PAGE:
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I'm 80 years old, and that being so, liable to drop off the twig any time now. Also I've not been feeling very chipper lately, so it's time to put my house in order...


Over the last 20 years I've written books in my rare spare time (worked from 16 to 70 and family affairs kept me pretty busy since), and now I'm thinking what a pity it would be to let them gather dust, unread, to be eventually consigned to the rubbish-bin at my death, when they might have brought pleasure to one or two readers … such a waste of time and effort. No use approaching agent or publisher; they want young authors who'll continue to supply material in future, and future is the one commodity old people no longer have (being generously endowed with arthritis instead).


So I've turned to a Web Site, where maybe the books can (p.m.a.) bring some amusement to someone. Should there be sufficient interest, paperbacks could be printed. (Copyrights already pending, since so much literary stuff is pinched nowadays.)


'The OtherWorldlers' was written for my own grandchildren when these were small, and is set in 'The Garden' with all the countless creatures that dwell there (… spiders that chase and throw webs to capture prey, others that hold racial fights to the death, a mouse that terrorises cats, ants that tether and milk aphid herds as humans do with cows - and fairies and elves who are a matter of opinion). These and millions more dwell in the OtherWorld, which is open to all with eyes to see. Alas, most children nowadays rarely do see further than their mobiles, and miss so very much. Grown to their teens, my grandkids are now no different, but they have been there and seen and can revisit that OtherWorld whenever they need to retreat from the hectic maelstrom called modern living. Maybe this book will tempt other children to visit it too.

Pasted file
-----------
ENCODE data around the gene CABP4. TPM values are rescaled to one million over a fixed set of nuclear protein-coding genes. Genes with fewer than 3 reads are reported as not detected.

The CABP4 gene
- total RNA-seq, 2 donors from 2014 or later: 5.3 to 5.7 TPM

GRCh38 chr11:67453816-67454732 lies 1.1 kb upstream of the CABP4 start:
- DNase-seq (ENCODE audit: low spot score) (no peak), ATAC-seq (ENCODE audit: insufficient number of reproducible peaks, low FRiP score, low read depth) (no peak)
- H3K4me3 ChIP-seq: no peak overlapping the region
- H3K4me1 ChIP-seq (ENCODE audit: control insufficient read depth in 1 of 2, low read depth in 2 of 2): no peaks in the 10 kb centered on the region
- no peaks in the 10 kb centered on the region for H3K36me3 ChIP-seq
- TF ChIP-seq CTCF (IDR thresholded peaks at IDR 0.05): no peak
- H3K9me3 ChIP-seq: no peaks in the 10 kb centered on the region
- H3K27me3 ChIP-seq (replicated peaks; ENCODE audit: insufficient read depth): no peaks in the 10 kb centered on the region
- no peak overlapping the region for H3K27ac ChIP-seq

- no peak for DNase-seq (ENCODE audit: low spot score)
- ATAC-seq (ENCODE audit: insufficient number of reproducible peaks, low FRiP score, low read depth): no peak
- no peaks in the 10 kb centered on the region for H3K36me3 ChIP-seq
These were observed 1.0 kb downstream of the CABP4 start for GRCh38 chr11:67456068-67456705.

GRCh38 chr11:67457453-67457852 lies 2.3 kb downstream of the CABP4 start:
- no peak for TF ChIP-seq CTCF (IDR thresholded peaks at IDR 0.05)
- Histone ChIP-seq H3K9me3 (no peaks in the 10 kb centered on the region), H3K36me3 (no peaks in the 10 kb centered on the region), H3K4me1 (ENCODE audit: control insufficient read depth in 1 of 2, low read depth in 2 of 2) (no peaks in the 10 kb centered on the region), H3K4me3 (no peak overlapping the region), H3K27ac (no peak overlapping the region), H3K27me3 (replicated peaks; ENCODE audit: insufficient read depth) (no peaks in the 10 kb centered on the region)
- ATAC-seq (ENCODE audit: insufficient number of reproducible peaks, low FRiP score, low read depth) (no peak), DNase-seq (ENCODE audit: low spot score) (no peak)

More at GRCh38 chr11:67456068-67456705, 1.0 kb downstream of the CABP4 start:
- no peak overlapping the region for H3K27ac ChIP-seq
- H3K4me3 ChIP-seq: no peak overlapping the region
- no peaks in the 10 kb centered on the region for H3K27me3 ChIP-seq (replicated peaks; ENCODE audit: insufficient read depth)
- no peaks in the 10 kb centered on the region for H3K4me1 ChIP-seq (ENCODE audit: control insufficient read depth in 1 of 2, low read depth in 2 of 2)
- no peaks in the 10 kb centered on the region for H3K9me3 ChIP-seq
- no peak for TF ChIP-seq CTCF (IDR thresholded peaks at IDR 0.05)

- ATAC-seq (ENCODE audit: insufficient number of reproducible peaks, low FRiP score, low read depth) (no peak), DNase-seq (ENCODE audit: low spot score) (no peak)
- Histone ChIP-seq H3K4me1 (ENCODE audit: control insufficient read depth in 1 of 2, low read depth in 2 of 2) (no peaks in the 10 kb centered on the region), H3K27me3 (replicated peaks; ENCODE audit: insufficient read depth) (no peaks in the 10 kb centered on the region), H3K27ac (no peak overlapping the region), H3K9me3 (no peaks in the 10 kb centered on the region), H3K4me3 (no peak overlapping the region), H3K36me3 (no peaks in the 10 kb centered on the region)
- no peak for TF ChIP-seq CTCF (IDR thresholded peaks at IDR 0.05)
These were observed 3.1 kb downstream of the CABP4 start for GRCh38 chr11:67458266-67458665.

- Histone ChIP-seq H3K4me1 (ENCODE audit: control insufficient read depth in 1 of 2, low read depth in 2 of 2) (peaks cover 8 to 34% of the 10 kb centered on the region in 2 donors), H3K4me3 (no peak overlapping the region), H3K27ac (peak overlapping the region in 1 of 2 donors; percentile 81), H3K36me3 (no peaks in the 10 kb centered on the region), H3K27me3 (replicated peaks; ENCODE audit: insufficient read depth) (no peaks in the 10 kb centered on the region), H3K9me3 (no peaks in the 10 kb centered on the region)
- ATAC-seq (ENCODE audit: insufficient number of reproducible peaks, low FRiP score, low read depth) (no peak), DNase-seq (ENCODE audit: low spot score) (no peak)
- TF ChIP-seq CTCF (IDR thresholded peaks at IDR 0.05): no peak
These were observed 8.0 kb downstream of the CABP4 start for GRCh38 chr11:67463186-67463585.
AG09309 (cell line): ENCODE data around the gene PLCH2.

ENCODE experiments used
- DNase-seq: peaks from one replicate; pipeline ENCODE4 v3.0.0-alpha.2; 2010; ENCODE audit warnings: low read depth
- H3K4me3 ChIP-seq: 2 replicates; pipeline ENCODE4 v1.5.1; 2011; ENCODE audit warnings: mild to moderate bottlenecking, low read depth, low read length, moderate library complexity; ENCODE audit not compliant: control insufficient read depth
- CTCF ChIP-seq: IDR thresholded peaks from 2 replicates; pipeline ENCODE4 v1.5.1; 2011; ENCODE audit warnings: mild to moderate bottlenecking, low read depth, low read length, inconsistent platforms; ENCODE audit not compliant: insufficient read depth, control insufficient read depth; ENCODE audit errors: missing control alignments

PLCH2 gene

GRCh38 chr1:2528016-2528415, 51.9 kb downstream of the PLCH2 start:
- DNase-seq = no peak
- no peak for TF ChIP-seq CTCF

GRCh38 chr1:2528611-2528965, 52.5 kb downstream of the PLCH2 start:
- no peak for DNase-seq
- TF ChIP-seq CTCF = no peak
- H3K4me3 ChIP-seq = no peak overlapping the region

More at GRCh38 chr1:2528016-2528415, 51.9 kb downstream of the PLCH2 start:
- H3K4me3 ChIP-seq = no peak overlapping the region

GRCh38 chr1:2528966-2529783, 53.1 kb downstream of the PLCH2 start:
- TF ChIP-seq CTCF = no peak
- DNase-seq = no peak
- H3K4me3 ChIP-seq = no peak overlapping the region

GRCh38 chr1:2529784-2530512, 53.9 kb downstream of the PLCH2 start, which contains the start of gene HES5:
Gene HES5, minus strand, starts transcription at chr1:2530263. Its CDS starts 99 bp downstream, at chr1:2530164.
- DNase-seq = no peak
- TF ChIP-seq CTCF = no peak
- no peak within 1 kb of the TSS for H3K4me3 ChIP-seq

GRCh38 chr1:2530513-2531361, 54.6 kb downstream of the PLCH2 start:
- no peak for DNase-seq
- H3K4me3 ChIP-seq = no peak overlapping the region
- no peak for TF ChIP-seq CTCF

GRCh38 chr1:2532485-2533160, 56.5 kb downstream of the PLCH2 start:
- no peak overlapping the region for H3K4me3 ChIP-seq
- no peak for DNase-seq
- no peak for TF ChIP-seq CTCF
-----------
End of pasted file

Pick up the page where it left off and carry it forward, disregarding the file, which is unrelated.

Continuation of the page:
'The Pipes of Pan' and 'The Book of Sods' (resp., fantasy and SciFi for all ages) contain no fire-flaring dragons, evil sorcerers (tho' there is a very nice sorceress), battalions of terrible monsters, interminable searches for mystic treasure, rings, holy grails or what-have-you (all of which sagas, after a while, become tedious in their predictability), and no 'instant magic'. Magic does play a role, a very large role, but magic with cause, modality and effect – believable magic, magic explained. Also many misconceptions are rectified; for instance the completely false theories about Stonehenge, which was originally Stonehedge and gave birth to the stock market (hence the term 'hedge funds').


'With Teapot Rampant'  is nearer home, but as it covers a not-so-long-time-ago that is now as far removed from today as Earth is from Mars, and as the last of its inhabitants are now also 'falling off the twig' one by one, I feel its characters deserve to come under the rubric 'OtherWorldlers'.

[Note: The Teapot is at present conspicuous by its absence 'cos I've lost the damn diskette and haven't yet worked out how to scan the hardcopy into the web site  ... will add it soon (I hope).]


Well, that's about it … There are lots of stories hanging about in the ether, just waiting to be written down – but not by me... can't get round to it … too old … too many other things to do … two pesky teenagers to lose a constant running battle to … too lazy ... too whatever other excuse you can call to mind . . .


P.S. When selecting Excerpts to tempt (or discourage) potential readers, I noted and amended a couple of spelling mistakes in Excerpts from Book II of Pipes of Pan. To my dismay, my granddaughter informs me that I can't adjust these in the book itself without removing it from the Web site entirely, altering it and then replacing it - and frankly, at the moment I can't face that, it's taken me months to get this far and, being fussy, I'd feel obliged to go through the whole darn book again in search of other mistakes . . . The mistakes were eying (should be eyeing) nonchantly (should be nonchalantly), and throughways i(should be thoroughfares).


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